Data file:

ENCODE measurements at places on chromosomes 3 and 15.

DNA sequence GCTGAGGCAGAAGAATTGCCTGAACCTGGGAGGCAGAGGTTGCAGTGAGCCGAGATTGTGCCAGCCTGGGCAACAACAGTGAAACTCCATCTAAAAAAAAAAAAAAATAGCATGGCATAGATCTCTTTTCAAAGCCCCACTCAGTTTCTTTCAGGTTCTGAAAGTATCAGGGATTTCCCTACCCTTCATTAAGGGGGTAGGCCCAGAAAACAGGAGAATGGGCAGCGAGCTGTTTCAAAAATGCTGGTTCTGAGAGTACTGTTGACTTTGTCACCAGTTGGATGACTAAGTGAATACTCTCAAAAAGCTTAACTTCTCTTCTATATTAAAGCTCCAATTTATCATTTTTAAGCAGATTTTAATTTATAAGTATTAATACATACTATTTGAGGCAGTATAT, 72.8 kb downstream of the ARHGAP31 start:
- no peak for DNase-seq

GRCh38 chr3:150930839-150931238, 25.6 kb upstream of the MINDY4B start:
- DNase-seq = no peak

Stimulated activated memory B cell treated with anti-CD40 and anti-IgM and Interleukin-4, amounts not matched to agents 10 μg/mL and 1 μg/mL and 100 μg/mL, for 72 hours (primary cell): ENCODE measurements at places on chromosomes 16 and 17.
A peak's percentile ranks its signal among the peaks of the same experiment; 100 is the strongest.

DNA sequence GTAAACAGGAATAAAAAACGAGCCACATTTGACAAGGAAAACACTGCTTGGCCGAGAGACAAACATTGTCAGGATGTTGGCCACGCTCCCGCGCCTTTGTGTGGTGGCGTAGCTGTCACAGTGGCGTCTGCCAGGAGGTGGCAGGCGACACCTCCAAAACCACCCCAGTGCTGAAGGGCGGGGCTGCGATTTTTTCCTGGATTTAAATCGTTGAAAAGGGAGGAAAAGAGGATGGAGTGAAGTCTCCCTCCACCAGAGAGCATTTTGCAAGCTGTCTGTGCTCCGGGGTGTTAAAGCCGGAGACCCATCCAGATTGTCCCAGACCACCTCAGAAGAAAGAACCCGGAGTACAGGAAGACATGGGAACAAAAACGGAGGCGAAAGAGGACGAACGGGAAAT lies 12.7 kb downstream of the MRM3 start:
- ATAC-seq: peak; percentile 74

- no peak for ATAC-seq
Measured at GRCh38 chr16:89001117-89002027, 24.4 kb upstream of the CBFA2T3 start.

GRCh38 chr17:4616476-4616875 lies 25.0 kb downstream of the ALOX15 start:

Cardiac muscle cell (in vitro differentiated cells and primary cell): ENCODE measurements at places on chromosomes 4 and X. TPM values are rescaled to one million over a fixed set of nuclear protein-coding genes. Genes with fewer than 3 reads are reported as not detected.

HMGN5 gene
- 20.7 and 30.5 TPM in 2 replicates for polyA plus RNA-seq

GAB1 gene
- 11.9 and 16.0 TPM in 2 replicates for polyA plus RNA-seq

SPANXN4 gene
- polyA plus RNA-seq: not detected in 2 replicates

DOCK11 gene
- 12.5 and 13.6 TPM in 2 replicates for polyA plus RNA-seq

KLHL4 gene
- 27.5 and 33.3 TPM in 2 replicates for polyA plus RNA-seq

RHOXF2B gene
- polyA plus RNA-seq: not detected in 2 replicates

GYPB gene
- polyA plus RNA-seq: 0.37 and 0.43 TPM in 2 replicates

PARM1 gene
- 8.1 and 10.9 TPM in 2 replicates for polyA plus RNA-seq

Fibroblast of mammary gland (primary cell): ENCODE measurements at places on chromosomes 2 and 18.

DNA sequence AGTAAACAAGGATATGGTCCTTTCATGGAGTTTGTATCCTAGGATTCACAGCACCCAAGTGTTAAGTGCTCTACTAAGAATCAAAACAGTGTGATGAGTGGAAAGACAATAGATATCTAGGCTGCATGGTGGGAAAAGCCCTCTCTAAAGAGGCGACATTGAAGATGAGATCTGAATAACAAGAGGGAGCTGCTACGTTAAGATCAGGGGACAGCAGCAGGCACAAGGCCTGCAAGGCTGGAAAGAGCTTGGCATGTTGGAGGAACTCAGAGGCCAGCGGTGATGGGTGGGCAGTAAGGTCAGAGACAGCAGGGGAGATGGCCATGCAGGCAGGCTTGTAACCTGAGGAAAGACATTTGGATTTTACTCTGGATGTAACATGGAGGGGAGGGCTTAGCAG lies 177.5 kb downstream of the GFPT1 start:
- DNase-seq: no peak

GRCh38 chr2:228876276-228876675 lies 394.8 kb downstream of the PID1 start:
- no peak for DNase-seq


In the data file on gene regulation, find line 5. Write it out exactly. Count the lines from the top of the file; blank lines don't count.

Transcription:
- DNase-seq = no peak